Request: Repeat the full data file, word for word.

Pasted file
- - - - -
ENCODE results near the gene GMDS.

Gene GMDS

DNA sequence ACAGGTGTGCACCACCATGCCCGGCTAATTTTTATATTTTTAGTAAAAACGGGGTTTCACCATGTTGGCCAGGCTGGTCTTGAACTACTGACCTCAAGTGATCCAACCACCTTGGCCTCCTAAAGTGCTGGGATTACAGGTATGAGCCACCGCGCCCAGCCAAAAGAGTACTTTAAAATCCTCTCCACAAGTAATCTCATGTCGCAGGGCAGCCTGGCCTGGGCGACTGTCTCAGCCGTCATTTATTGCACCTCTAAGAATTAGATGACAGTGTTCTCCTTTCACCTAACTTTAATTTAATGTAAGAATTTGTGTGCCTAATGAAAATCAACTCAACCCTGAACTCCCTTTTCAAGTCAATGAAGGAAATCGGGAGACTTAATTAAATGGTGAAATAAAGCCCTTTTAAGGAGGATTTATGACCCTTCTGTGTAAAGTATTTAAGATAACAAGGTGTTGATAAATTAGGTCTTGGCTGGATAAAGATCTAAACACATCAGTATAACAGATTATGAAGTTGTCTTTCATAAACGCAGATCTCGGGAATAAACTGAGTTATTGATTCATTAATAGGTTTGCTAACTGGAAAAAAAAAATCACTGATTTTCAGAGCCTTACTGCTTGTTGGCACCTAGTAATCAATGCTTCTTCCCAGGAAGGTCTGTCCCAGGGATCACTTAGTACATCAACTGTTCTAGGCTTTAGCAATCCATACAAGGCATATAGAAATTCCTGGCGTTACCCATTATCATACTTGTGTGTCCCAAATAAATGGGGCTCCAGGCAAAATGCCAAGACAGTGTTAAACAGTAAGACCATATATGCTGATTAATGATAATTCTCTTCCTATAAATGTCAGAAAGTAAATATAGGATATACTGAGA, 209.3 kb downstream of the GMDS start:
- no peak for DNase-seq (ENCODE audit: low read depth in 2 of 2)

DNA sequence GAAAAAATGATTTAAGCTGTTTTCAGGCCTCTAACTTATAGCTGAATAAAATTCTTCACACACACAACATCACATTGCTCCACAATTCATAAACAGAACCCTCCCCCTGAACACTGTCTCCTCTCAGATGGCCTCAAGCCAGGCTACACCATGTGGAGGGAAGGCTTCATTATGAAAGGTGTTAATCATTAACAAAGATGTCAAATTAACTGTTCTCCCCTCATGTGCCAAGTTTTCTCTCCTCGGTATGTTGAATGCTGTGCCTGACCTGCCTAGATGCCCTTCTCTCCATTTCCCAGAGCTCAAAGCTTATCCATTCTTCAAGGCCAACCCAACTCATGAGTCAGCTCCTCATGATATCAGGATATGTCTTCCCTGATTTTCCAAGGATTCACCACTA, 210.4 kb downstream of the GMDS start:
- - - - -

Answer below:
ENCODE results near the gene GMDS.

Gene GMDS

DNA sequence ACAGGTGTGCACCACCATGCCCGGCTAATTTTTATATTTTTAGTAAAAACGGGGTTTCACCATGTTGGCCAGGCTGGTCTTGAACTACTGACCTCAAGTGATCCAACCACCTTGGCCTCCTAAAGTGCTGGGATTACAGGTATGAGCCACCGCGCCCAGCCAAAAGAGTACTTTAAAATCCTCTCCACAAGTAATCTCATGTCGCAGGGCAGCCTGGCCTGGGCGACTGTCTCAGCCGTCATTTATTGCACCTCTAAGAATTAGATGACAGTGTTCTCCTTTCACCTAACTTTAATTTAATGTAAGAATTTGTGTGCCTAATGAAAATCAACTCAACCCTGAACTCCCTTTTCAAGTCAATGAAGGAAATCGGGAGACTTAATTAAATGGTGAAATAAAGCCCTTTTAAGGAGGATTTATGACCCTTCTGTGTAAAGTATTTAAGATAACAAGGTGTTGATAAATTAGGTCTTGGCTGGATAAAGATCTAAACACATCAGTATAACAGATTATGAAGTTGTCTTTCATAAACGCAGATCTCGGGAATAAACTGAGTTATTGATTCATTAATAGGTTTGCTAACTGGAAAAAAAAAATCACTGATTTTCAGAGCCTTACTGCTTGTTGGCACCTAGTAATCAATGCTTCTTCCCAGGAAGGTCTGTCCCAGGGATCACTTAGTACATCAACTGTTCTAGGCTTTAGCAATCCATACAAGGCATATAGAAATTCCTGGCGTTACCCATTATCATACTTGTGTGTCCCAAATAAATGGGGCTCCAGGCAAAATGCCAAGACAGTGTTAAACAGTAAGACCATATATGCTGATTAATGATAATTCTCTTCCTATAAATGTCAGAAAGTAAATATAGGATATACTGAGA, 209.3 kb downstream of the GMDS start:
- no peak for DNase-seq (ENCODE audit: low read depth in 2 of 2)

DNA sequence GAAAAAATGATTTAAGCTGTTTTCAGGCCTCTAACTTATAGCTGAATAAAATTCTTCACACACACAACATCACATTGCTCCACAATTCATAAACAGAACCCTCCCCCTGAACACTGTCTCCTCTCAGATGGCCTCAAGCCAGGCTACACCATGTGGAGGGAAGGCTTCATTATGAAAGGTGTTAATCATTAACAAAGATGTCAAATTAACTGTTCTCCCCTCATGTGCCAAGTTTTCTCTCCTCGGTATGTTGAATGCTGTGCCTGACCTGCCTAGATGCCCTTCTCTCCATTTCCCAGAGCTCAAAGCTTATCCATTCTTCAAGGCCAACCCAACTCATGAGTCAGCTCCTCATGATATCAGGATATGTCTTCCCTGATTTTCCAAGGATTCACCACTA, 210.4 kb downstream of the GMDS start: